by Barbara Radner
We've identified these texts as great options for text pairings based on similar themes, literary devices, topic, or writing style. Supplement your lesson with one or more of these options and challenge students to compare and contrast the texts. To assign a paired text, click on the text to go to its page and click the "Assign Text" button there.
The Worst Sin
- Joshua Salik
How do we judge what is right and wrong? Are there some actions that are better or worse that others? These are just a few of the questions raised in this parable about the Jewish judgment day, Yom Kippur, by Joshua Salik.Pair “Honest Abe” with “The Worst Sin” and ask students to think about how the ideas of morality and goodness are taken up in each text. Why did people prize Lincoln’s honesty, compassion, and devotion to being fair to all? How does his willingness to take action to set things right differ from the nature of the man discussed at the end of the latter story? Do you think a person has to be as honest and actively committed to fairness as Lincoln was to be considered good?
Paul Revere's Ride
- Henry Wadsworth Longfellow
This piece, written nearly a century after the events occurred, tells the story of Paul Revere, whose ride through greater Boston one night in 1775 helped spark the American Revolution. While not entirely historically accurate, the poem popularized the tale most Americans know today. Told from the perspective of an innkeeper, the poem recounts Revere’s midnight ride as he warns colonists of approaching British soldiers. Written in 1860 when America was on the verge of Civil War, Longfellow intended for the poem to be a call to action, reminding supporters of the northern Union that history favors the courageous.Pair “Honest Abe” with “Paul Revere’s Ride” and have students consider the historical context for each tale. What does the former text suggest about Lincoln’s leadership abilities? Do you think it implies that he was a good choice to lead the country during its identity crisis? What does the poem suggest about the historical backdrop of Lincoln’s presidency? Do you think the urgency of the time period demanded that someone with Lincoln’s moral compass act as a leader?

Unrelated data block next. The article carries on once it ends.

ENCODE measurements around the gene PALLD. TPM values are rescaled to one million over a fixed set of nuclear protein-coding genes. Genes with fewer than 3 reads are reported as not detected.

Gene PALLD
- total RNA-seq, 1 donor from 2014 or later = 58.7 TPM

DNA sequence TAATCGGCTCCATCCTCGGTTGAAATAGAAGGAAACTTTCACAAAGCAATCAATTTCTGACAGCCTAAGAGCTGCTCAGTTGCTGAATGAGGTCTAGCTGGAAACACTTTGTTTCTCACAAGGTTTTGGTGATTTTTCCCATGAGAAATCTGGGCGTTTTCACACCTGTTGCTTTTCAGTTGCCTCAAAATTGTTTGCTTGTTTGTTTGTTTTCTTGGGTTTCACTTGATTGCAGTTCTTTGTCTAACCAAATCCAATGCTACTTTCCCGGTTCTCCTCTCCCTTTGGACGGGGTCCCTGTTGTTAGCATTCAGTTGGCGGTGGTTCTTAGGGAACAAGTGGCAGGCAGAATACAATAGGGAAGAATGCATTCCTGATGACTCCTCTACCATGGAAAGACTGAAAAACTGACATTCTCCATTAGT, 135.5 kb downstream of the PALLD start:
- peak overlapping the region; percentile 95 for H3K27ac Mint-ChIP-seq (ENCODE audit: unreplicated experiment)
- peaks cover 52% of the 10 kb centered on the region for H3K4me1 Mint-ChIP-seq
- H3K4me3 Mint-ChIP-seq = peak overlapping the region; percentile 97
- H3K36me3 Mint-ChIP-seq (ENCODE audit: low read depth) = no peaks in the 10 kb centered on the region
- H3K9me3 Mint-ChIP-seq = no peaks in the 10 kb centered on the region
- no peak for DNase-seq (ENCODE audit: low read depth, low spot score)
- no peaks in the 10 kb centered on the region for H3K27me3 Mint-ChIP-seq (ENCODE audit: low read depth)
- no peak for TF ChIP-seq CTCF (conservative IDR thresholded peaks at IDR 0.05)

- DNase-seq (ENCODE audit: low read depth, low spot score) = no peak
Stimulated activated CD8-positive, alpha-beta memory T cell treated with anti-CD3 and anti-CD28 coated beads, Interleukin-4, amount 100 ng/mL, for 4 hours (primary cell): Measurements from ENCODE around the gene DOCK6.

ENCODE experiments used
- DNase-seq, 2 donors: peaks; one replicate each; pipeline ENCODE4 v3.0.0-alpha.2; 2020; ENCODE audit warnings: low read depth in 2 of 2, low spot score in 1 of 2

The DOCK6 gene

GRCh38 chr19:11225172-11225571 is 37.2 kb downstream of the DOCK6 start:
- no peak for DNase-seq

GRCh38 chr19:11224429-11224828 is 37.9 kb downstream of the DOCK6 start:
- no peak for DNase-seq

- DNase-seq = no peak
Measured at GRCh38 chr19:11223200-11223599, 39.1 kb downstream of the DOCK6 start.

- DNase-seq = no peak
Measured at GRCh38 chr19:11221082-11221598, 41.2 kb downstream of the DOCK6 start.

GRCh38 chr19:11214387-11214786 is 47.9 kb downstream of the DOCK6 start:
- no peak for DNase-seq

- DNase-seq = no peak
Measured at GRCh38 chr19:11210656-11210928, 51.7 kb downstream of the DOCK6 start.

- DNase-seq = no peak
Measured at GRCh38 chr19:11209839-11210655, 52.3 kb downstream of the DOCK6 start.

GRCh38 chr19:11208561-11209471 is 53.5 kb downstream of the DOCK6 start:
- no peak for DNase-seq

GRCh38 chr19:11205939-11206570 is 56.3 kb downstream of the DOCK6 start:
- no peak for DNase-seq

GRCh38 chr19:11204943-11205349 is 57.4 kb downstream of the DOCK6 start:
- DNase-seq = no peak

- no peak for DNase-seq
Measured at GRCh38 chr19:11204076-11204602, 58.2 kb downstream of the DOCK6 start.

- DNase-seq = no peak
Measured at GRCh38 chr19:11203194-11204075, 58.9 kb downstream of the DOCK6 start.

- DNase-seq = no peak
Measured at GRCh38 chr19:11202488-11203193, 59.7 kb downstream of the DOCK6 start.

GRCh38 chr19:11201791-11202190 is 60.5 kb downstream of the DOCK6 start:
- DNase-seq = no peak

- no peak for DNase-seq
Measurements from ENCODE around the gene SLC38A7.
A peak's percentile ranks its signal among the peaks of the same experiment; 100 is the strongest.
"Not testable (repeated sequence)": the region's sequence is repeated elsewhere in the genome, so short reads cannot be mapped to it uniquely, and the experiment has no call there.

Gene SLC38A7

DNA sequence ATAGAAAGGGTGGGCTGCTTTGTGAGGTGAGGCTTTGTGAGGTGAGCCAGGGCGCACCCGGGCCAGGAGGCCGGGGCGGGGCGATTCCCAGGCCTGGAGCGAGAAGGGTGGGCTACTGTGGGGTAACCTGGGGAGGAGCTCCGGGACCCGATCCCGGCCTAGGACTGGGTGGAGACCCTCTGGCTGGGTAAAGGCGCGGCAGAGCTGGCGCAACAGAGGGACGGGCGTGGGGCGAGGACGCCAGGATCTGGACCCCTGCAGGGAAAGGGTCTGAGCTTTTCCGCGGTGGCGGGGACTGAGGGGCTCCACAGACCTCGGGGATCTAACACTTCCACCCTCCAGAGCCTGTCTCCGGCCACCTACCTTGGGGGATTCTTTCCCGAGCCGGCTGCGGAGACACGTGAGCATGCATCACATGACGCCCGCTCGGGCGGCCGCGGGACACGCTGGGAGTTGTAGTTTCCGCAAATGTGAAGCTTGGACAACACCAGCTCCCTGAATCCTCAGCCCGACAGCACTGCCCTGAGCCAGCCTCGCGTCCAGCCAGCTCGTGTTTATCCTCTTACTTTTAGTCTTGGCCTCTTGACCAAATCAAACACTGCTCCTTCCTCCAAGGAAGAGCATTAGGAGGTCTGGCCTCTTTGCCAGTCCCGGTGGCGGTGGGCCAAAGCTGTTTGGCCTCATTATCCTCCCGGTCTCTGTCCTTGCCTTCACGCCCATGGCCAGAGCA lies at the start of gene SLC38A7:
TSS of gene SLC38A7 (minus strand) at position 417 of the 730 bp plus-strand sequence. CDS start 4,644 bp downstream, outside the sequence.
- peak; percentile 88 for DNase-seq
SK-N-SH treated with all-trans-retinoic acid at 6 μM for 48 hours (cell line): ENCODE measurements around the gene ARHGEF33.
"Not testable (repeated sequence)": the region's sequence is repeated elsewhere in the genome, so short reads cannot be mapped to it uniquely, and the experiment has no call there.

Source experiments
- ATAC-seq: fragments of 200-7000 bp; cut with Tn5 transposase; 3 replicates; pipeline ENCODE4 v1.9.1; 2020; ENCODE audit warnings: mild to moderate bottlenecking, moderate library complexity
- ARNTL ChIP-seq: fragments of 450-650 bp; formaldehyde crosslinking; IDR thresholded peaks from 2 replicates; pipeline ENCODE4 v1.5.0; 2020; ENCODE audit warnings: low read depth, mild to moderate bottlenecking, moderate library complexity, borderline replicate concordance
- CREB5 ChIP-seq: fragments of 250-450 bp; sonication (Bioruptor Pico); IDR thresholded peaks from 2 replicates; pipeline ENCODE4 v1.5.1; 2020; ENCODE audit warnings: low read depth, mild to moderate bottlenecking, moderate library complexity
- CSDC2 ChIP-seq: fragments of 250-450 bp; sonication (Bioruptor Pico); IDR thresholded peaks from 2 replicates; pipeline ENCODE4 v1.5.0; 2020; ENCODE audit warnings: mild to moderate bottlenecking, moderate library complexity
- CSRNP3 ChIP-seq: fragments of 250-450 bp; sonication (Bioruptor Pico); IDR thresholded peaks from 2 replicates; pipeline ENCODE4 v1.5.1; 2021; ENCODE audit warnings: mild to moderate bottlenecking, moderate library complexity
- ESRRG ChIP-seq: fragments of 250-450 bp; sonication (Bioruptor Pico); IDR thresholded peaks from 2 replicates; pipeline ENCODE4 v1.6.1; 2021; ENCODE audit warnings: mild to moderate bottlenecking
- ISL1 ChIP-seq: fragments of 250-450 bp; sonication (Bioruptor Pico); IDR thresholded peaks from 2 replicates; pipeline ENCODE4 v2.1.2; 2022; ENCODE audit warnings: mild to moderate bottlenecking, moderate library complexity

Columbus and the Egg
- Barbara Radner
“Columbus and the Egg” retells a fabled story of how Columbus proved his accomplishments to his critics.Pair “Columbus and the Egg” and “Honest Abe” and ask students to discuss how short anecdotes about historical figures alter our views of these people. What lessons do these short pieces teach readers?